When you fly somewhere, do you ever wish you could just ride from the airport to your destination? Forget Uber (or rental car/public transit/hotel shuttle). Hop on your bike and go!
In the last year I’ve ridden in or out of Houston Hobby, LaGuardia, Washington Reagan, LAX and Boise. My colleague Gary Cziko met me last November at LAX and recorded a sweet video of our trip from there.
Oh, and last week I rode out of SeaTac. I won’t do that again. But before I tell you why, I want to tell you about the best airport ride I’ve had this year.
On the day I arrived last June in Boise, brilliant blue skies framed the mountains that cradle Idaho’s capital city, aptly named “Treasure Valley.” Big-city airports typically take “forever” to roll out of. But Boise’s airport is small enough that I was soon on “dreaded” Vista Avenue, the main drag leading into town.
Hmm. Even Google Maps advised me to avoid Vista.
Oh boy. A challenge! While still in St. Louis I carefully studied satellite views. I was puzzled over the admonitions. Vista seemed like a fairly normal arterial road. Two travel lanes in each direction, with a two-way center-turn lane between.
I’d never been to Boise, though. Especially when bicycling in a new place, it’s always good to have a Plan B. If I felt endangered or even the slightest bit uncomfortable, I’d hop on public transit for the rest of my trip to Downtown Boise.
As I set off from the airport I constantly monitored my helmet’s rearview mirror. How were other drivers reacting to my presence on the road?
Ah-h-h! I relaxed almost immediately. Savvy cycling works here, too.
The “dance” is the same everywhere I’ve been in the United States. I’m on a bicycle. No motorist wants to be behind me. On Vista, the sight lines are good and other drivers saw me from so far back they didn’t even take their feet off the gas to change lanes to pass.
Confident that I’d merely have to be mindful and not vigilant, I started taking in the local streetscape. What a delight to discover connections to my beloved St. Louis! One major intersection was at Targee. Thomas Targee saved St. Louis from the Great Fire of 1849. (My sister and I host an airbnb apartment named after Targee, but that’s another story.)
The next major intersection was Overland. Too weird! Overland is a lovely older St. Louis suburb. Years ago my husband and I considered buying our first home in Overland. As I waited at the light and mulled the serendipity, I was yelled at.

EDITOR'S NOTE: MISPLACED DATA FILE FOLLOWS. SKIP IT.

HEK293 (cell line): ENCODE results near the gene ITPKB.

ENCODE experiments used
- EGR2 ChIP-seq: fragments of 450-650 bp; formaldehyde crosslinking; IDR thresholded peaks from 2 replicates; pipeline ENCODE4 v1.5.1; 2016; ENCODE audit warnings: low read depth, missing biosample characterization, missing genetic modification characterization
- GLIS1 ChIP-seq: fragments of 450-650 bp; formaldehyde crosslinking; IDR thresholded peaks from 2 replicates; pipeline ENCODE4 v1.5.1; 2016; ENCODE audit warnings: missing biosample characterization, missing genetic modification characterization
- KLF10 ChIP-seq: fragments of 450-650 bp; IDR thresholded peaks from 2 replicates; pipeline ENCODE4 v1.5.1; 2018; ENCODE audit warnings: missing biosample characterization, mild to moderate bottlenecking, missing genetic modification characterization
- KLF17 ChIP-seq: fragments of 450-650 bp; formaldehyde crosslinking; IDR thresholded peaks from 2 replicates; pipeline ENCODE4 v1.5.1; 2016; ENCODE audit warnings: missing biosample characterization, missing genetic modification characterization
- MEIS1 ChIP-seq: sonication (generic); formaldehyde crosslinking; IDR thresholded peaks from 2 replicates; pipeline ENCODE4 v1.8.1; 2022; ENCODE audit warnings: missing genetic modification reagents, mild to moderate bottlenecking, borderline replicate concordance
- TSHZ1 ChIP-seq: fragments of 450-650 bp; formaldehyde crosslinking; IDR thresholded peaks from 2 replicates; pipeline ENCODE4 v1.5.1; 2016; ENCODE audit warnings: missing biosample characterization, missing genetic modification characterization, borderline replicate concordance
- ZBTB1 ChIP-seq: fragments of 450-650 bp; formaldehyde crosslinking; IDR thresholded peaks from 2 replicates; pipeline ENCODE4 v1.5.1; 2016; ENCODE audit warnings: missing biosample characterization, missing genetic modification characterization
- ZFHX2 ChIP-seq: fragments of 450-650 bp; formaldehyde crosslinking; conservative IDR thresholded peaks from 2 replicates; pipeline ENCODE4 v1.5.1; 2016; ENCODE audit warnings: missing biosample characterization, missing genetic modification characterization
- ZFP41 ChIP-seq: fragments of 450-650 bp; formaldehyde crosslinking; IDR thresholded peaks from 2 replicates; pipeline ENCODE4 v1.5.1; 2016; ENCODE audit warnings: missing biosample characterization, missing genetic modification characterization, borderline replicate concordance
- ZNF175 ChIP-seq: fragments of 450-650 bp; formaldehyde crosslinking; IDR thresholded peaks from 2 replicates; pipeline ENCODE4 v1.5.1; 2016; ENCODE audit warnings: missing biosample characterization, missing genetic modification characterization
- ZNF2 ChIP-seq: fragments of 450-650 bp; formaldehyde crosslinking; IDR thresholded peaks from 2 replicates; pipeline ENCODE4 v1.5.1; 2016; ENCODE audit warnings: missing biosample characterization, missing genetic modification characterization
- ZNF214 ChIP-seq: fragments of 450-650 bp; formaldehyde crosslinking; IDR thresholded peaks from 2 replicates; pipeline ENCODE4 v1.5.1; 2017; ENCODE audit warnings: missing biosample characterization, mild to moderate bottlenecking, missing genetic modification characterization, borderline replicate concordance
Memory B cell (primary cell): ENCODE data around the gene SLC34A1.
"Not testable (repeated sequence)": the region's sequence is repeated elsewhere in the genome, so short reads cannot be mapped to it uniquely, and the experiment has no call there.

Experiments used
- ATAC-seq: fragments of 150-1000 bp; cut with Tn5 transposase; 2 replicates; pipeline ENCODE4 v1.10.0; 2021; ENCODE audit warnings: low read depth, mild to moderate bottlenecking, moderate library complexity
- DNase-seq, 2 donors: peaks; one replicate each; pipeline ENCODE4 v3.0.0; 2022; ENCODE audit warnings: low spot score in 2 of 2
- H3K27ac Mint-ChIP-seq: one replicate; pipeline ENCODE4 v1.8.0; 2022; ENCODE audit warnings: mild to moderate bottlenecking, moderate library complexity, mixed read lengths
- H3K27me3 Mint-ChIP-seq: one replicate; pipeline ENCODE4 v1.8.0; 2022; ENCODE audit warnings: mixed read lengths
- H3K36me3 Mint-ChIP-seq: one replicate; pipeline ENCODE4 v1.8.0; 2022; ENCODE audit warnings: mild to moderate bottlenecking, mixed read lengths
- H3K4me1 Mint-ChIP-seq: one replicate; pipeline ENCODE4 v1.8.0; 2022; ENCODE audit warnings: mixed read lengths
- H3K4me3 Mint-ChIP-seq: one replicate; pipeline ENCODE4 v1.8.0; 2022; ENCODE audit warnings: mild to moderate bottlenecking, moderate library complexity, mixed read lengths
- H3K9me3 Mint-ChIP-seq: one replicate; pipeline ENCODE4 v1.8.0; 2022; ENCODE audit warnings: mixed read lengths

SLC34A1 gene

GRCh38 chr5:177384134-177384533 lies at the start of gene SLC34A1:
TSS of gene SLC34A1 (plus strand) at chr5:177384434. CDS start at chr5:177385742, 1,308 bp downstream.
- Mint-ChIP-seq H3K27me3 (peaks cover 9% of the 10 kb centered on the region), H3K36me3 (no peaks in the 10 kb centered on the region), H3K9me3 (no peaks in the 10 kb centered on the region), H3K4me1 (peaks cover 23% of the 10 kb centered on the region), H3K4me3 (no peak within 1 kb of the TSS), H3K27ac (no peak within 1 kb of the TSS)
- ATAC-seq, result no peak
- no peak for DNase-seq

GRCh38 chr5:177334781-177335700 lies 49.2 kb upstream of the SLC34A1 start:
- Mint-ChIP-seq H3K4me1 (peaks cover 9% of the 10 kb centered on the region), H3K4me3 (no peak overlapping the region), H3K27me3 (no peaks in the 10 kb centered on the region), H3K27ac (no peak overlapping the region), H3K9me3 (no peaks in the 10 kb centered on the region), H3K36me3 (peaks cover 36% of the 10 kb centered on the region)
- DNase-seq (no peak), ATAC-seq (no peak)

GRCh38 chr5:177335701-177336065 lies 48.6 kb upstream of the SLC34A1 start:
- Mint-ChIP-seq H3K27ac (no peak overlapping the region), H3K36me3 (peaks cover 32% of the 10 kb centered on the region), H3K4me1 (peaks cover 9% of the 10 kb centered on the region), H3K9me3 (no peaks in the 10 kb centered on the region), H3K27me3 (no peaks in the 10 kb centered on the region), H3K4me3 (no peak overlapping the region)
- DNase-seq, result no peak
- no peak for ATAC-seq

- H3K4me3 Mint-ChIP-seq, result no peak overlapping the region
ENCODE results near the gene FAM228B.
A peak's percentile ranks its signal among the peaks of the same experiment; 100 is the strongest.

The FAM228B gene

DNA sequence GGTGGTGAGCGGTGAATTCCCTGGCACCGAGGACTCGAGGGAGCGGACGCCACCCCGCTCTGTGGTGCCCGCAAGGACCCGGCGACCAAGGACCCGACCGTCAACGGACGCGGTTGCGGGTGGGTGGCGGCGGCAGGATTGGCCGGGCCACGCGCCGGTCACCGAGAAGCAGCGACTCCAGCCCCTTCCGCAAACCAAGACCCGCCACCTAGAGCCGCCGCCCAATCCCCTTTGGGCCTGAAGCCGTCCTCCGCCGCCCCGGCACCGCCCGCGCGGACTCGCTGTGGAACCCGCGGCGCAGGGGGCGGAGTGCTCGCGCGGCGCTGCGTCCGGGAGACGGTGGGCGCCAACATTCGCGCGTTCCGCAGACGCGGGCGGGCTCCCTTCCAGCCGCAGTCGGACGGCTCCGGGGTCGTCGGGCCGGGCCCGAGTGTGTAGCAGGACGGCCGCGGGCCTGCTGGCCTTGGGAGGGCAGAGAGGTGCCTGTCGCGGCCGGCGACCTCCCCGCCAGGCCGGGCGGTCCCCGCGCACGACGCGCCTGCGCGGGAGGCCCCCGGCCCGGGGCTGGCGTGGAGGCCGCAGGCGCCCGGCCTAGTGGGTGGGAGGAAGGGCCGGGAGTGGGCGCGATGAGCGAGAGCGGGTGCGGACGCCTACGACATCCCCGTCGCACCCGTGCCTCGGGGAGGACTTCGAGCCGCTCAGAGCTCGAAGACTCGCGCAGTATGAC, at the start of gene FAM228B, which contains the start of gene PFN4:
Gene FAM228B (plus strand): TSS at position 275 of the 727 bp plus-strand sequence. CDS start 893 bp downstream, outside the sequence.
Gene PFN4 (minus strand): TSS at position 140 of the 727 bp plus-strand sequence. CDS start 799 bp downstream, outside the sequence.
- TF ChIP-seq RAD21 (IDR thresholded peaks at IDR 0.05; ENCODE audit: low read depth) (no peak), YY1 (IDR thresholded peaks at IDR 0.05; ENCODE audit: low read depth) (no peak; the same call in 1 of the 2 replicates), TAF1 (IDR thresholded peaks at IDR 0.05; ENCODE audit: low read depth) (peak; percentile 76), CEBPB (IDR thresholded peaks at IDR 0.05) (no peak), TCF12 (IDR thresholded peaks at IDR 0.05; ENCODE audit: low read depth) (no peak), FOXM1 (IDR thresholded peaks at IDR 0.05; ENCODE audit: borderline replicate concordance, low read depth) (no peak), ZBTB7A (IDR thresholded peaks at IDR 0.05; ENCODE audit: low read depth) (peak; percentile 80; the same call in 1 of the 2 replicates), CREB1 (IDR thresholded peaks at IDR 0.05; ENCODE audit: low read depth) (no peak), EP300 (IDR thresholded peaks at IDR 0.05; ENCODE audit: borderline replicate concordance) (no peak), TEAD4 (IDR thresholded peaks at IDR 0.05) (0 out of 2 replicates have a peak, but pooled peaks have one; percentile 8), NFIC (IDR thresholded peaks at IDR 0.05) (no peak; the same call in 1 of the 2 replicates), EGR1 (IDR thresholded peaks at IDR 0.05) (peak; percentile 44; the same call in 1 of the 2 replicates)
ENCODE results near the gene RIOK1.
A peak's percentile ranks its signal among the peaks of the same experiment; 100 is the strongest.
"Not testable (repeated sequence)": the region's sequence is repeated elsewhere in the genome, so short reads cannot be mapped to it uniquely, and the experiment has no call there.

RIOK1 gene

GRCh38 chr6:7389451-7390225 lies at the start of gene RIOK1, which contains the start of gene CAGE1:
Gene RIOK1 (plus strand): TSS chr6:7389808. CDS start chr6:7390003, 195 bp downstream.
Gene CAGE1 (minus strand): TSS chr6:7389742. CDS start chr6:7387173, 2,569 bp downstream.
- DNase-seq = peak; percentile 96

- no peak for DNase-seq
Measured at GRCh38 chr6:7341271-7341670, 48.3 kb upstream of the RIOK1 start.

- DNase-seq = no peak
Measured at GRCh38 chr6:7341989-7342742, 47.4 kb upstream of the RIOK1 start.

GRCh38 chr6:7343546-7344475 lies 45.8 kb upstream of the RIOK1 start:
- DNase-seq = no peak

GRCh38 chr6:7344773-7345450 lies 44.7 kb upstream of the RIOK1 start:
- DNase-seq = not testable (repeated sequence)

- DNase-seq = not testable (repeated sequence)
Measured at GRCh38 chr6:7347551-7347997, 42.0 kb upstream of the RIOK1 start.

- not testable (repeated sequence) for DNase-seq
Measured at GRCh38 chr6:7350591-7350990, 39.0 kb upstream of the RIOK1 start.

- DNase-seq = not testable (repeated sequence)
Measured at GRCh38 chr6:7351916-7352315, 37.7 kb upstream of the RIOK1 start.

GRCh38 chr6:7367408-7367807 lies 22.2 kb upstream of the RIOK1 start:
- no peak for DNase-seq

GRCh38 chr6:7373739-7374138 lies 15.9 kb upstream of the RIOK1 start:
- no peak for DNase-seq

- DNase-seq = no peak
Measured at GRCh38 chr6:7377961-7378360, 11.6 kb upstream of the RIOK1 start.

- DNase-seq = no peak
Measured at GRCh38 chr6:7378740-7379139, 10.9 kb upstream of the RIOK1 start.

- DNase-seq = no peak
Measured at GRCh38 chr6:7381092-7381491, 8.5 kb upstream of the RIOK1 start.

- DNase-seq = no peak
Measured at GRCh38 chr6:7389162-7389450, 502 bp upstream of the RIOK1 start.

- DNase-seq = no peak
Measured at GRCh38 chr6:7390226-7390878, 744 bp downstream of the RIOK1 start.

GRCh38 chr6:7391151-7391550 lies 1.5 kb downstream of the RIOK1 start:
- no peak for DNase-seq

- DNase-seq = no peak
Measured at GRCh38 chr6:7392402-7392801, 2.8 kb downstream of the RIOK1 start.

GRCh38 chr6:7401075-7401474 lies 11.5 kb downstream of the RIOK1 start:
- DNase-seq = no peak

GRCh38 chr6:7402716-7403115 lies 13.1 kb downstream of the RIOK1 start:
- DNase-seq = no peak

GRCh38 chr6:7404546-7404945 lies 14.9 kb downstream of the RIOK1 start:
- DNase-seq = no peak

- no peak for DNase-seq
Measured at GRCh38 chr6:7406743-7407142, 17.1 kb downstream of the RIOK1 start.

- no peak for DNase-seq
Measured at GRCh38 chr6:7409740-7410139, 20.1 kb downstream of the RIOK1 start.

“Girl! You need to get out of the middle of the street!”
This unsolicited advice came from a grizzled guy who appeared to be about my age. He was riding his bike on the sidewalk, and waiting at the light with a young fellow who appeared to be a college student — also riding his bike on the sidewalk, and wisely ignoring us both.
“Grizzly” startled me, but I was in a jovial mood. I smiled at him.
“Don’t you know it’s rude to yell at strangers?” I responded.
The traffic light was long so I decided to play with him.
“By the way, did you know the sidewalk is the most dangerous place to ride?”
He sneered as the light turned green. At the next signalized intersection he and I crossed paths. I rode onto the sidewalk because I saw the spire of Boise’s magnificent historic train station. I wanted to study Google Maps to figure out how to get to it.
To my astonishment — and then horror — I watched as “Grizzly” rolled onto Vista Avenue and away down the hill. I wanted to shout after him:
“Dude! Get back on the sidewalk! You’ll be safer.”
You see, he rode his bike on the right edge of the right travel lane. If you’re going to ride on a high-speed arterial road, own your space! Control your travel lane. Make it clear to other drivers that they need to change lanes to pass.
By riding on the right edge, it would take only one motorist on high-speed Vista Avenue to make a mistake and think there was room enough to “share” the lane.
I shuddered and said a prayer for his safety. I fervently hoped the dictum would hold true: Even when done poorly, bicycling is very safe.
As far as I know, he was fine — and I sure was! Lisa met me at my hotel. She regaled me with a ride to remember. What a wonderful city she calls home! We had a splendid time.
I found it totally easy to be car-free in Boise. I can’t wait to go back and explore some more.
And Seattle? I doubt that I’ll ride again to or from SeaTac, but not because of the airport. Like all airports, it was super easy to navigate using savvy cycling principles.
It’s just Seattle. I had to ride 18 miles that afternoon. I was hauling a bunch of stuff to teach CyclingSavvy. Our hosts warned us that Seattle was hilly, but I thought I could handle it. Wrong. The distance combined with the terrain defeated me. I grew weary of pushing my bike and loaded trailer up steep hills. I hopped on Sound Transit.
Savvy cyclists always have a “Plan B.” ;)